Effective implementation, consistent and correct use of the checklist has been associated with team effort which requires complete knowledge of how the checklist has to be used and its implications. A factor described for successful implementation is the encouragement and support of local measures of effectiveness. Key to implementation will be education and training which should be mandatory for all staff working in the operating department. 78.6% of our participants were in favour of training and periodic update. Quality and safety in surgical care require more than just a checklist. A checklist by itself cannot achieve much and does not mean that patient safety is being adequately addressed. For a checklist to be truly successful it requires many other ingredients including teamwork, the opening of communication channels, resources, feedback and audit.22,
Thus, adherence to checklist depends on having positive attitudes and perceptions regarding its usefulness and applicability, inserted, preferably, in institutions that emphasize safety culture, because it is believed to be an essential requirement to reduce the occurrence of adverse events affecting rates security and entail reduction of patients’ morbidity and mortality.25 However, it was not fully understood why the introduction of the checklist resulted in such dramatic results. It was postulated that the checklist encouraged a greater degree of teamwork and better interdisciplinary communication thus accounting for a reduction in adverse events. In a study, patients were found to have increased odds of complications or death when the following behaviors were exhibited less frequently: information sharing during intraoperative phases, briefing during handoff phases, and information sharing during handoff phases. This theory has been supported by results from previous studies that have examined the effects of the surgical pause and debriefing.29,39,40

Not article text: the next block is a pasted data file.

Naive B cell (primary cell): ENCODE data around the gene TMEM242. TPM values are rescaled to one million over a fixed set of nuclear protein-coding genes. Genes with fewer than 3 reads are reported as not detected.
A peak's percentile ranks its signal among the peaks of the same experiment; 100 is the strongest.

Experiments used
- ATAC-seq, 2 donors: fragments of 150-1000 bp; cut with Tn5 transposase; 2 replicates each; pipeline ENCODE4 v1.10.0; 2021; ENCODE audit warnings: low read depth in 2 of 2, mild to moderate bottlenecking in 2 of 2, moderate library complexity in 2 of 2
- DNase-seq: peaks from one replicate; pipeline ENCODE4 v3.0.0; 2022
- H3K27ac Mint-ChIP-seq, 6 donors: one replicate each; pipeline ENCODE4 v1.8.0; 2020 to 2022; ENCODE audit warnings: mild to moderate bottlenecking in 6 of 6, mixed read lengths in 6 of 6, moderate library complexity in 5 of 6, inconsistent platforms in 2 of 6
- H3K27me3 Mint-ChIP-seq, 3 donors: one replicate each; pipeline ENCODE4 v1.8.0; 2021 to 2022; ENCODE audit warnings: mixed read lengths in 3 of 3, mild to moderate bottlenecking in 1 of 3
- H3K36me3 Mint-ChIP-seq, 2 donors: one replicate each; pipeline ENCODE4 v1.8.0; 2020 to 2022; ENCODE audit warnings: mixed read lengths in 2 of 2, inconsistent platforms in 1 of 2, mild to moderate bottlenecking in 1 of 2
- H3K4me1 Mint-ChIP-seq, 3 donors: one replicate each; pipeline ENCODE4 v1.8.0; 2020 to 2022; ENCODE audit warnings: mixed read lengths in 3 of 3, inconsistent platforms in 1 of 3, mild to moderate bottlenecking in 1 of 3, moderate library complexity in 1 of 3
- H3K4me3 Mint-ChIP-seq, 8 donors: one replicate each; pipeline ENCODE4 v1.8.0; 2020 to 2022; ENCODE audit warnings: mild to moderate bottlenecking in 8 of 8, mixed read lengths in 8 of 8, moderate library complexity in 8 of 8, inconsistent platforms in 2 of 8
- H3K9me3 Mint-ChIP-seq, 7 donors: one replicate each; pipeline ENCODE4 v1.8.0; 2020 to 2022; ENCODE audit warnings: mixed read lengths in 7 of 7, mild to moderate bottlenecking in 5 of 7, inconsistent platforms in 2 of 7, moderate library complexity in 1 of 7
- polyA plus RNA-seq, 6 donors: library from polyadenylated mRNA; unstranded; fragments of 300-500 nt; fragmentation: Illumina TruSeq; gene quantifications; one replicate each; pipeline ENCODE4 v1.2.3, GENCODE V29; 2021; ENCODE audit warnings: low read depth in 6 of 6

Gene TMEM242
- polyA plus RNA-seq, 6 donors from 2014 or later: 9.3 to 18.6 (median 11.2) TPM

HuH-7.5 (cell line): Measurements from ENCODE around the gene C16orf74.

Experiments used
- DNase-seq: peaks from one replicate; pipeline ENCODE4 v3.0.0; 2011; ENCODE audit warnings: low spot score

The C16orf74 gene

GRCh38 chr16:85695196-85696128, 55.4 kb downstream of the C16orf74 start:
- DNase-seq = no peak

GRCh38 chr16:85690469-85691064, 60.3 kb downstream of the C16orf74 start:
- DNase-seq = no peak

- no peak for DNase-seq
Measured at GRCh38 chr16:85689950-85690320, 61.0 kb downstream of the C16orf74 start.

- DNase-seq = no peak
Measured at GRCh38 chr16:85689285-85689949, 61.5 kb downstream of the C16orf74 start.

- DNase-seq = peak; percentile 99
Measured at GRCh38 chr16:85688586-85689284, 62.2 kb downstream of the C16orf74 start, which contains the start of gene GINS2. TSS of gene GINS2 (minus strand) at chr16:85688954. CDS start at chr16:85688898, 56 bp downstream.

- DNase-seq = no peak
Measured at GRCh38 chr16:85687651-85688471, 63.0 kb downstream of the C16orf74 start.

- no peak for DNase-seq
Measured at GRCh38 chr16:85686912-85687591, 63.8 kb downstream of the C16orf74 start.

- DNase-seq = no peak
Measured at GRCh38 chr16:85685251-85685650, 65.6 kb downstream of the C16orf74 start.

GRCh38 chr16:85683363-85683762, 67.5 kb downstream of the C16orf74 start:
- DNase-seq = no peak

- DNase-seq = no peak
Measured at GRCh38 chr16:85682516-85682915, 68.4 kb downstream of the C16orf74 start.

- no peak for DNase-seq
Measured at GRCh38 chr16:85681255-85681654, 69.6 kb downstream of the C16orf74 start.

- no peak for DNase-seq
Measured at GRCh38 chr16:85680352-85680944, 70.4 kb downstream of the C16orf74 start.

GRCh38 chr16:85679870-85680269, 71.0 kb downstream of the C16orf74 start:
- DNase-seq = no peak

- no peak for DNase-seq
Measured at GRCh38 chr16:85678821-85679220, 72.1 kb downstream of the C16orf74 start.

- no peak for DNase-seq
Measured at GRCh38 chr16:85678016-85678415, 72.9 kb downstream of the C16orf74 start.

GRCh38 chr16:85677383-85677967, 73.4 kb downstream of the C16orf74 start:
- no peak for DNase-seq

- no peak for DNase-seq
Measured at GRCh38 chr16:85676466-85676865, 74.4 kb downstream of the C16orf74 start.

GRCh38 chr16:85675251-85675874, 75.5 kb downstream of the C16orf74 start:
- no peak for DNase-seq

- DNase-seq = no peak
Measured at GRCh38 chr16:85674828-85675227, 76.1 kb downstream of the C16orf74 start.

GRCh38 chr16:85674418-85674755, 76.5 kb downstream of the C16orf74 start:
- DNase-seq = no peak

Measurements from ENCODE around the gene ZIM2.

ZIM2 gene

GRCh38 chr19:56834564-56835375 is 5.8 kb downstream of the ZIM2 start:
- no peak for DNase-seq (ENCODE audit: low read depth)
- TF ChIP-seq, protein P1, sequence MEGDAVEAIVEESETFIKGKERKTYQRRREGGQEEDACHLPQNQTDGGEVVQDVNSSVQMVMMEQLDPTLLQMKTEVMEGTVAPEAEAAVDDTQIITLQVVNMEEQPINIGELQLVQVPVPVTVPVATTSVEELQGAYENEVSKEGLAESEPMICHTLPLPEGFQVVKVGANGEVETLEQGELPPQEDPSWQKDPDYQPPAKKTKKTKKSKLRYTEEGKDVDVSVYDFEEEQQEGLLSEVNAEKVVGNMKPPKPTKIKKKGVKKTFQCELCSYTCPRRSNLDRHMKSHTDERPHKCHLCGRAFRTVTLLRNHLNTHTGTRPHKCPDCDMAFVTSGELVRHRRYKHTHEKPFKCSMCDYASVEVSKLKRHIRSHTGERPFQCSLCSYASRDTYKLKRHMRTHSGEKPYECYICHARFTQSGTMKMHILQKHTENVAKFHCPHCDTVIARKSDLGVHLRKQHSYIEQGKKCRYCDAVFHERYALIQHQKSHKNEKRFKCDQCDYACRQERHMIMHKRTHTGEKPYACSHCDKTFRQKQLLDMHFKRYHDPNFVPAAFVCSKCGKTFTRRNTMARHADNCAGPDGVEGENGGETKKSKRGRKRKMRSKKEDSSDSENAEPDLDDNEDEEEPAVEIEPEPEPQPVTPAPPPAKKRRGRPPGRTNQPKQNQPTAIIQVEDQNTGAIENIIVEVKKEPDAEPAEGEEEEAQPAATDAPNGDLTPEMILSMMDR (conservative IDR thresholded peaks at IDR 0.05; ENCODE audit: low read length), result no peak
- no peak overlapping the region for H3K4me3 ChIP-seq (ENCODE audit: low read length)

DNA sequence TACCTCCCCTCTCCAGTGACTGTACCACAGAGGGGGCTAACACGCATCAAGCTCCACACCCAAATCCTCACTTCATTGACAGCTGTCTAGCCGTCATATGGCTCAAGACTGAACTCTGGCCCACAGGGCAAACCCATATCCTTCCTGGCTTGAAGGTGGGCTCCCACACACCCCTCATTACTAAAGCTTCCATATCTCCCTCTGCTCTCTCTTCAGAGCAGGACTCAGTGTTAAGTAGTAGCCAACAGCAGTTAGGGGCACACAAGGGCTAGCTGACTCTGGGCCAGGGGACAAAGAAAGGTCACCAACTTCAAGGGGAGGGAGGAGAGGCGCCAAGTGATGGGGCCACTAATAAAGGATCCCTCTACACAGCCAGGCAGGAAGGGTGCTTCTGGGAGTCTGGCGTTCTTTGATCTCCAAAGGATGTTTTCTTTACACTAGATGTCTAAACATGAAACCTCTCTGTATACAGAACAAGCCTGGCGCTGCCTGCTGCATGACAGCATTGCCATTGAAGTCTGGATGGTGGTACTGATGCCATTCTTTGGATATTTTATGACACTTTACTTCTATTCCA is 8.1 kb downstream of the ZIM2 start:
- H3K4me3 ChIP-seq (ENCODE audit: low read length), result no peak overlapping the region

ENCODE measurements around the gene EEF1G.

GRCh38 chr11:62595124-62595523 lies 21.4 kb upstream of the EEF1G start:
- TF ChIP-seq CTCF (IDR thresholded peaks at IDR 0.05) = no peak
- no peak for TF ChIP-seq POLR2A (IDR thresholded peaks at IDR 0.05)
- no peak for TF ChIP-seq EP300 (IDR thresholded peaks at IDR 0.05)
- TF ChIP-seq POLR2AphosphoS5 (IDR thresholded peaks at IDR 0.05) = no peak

Surgical safety checklists were associated with increased detection of potential safety hazards, decreased surgical complications and improved communication among operating room staff.41 Experts have contemplated that implementing checklists in health care is not as easy as had been thought. Some studies have suggested junior doctors may have an important role as agents of change28 and others described substantial support for the checklist from anesthesiologists and nurses.32,34 Though the awareness was close to 90% and poor usage of SSCL, it was nice to find that 98% of them wanted the checklist to be used when they or their kin were being operated. It stresses that they acknowledge its usefulness and chances of reducing errors.